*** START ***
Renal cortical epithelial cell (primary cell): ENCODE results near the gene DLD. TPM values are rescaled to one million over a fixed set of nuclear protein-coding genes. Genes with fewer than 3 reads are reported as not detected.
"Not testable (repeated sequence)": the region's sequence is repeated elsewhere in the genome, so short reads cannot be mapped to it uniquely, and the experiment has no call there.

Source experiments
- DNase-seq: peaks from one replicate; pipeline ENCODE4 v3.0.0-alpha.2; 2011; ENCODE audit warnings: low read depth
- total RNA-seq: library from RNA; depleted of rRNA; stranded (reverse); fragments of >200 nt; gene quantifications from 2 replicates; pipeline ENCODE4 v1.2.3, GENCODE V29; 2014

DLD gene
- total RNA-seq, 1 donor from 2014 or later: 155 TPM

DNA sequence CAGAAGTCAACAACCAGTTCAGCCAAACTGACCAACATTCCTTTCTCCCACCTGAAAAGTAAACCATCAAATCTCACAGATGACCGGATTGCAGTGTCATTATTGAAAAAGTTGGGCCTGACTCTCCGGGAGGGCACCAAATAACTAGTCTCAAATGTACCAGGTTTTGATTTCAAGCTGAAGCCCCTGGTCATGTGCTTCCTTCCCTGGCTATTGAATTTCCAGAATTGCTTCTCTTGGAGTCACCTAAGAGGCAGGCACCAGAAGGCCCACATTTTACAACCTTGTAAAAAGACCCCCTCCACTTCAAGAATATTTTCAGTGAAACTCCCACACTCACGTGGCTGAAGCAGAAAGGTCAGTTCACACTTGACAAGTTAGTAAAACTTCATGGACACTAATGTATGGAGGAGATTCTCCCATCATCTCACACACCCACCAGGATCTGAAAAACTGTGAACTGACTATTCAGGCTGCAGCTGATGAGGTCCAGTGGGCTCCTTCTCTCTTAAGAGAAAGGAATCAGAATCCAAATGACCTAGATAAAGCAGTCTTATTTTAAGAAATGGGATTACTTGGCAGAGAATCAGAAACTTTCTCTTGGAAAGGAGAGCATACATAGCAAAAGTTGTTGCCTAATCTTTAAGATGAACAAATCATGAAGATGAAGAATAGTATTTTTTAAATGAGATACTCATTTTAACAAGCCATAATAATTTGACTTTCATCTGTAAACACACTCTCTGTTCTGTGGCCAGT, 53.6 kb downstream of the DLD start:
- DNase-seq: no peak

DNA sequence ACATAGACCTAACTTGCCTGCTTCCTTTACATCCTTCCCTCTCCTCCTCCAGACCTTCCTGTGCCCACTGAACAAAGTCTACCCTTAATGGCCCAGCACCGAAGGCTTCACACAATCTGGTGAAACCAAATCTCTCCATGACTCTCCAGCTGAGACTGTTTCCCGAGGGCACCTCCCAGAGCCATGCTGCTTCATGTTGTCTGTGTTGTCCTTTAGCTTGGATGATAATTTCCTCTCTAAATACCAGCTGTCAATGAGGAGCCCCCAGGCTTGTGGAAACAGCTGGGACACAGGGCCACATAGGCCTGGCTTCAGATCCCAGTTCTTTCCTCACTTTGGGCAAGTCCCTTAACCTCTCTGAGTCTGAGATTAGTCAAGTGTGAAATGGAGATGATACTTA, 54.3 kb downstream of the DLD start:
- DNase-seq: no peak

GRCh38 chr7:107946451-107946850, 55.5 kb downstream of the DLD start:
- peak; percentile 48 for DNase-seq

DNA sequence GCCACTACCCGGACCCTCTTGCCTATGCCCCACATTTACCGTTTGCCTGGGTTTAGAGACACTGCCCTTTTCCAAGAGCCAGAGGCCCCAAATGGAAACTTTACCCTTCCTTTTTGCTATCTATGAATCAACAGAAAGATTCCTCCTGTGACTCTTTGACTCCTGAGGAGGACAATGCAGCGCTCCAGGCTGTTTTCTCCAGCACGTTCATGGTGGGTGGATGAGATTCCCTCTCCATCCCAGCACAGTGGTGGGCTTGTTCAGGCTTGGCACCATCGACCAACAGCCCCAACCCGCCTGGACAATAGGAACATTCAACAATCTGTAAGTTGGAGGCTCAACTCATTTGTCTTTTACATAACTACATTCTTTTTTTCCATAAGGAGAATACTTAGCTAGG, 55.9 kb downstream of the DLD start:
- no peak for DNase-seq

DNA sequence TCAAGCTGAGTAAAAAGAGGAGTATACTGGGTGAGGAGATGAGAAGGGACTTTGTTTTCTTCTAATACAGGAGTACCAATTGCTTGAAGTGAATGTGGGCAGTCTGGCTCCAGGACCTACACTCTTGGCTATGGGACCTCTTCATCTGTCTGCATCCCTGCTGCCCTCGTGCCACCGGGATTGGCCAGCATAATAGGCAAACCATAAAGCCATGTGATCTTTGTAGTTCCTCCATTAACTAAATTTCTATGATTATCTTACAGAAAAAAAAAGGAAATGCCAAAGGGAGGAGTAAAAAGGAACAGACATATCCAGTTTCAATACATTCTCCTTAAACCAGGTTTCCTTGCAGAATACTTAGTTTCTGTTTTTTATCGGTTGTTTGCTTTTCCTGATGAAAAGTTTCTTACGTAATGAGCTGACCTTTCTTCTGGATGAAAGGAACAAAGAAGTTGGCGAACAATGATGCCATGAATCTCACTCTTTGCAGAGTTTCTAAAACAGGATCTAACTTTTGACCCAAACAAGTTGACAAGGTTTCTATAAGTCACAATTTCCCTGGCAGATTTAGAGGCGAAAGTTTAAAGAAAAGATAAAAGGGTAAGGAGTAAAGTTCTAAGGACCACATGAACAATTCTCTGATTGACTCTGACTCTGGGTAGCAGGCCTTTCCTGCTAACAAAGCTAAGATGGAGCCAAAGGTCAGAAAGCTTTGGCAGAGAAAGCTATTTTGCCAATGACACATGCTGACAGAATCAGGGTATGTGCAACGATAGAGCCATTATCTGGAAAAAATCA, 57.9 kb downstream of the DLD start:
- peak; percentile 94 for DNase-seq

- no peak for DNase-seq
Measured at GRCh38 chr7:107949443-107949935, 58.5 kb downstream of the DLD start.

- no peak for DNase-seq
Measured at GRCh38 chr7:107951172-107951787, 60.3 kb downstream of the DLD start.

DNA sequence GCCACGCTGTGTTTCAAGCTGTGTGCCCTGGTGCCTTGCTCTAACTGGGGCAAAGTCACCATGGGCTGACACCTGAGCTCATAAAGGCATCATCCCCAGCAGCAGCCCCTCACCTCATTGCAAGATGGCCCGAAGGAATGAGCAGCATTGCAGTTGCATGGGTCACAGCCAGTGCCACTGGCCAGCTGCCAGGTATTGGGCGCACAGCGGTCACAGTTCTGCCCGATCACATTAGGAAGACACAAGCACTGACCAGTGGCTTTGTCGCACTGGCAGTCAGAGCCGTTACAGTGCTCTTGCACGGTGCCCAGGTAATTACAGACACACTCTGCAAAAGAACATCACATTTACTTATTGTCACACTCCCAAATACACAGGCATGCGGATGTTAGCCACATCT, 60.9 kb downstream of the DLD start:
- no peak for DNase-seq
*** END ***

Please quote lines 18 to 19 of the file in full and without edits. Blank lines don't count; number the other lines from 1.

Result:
- no peak for DNase-seq
Measured at GRCh38 chr7:107949443-107949935, 58.5 kb downstream of the DLD start.